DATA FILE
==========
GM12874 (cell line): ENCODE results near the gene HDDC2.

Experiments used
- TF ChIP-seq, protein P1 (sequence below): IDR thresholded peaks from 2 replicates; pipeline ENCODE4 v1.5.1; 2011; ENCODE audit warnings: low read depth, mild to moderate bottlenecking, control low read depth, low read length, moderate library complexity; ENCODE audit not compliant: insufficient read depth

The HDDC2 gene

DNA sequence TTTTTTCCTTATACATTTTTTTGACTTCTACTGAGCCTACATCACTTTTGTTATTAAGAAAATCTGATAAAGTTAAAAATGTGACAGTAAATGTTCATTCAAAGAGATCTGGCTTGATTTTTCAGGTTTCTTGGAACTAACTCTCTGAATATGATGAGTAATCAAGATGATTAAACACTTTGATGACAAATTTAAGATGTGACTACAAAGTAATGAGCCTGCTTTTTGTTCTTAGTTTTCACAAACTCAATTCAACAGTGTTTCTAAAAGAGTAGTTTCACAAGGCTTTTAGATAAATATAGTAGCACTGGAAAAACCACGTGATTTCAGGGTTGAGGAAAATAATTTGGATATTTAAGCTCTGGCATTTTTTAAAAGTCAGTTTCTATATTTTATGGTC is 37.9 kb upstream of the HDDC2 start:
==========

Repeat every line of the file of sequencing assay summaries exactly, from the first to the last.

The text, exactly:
GM12874 (cell line): ENCODE results near the gene HDDC2.

Experiments used
- TF ChIP-seq, protein P1 (sequence below): IDR thresholded peaks from 2 replicates; pipeline ENCODE4 v1.5.1; 2011; ENCODE audit warnings: low read depth, mild to moderate bottlenecking, control low read depth, low read length, moderate library complexity; ENCODE audit not compliant: insufficient read depth

The HDDC2 gene

DNA sequence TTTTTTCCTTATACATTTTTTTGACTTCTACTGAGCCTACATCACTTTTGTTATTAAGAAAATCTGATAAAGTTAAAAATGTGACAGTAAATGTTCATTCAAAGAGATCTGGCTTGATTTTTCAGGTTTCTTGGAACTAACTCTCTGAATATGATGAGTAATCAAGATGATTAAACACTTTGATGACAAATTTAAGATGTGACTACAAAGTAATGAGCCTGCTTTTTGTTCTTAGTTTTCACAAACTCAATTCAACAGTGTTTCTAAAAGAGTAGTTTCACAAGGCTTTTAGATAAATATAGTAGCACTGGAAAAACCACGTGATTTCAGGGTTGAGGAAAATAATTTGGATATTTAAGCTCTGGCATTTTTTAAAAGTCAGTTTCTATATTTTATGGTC is 37.9 kb upstream of the HDDC2 start: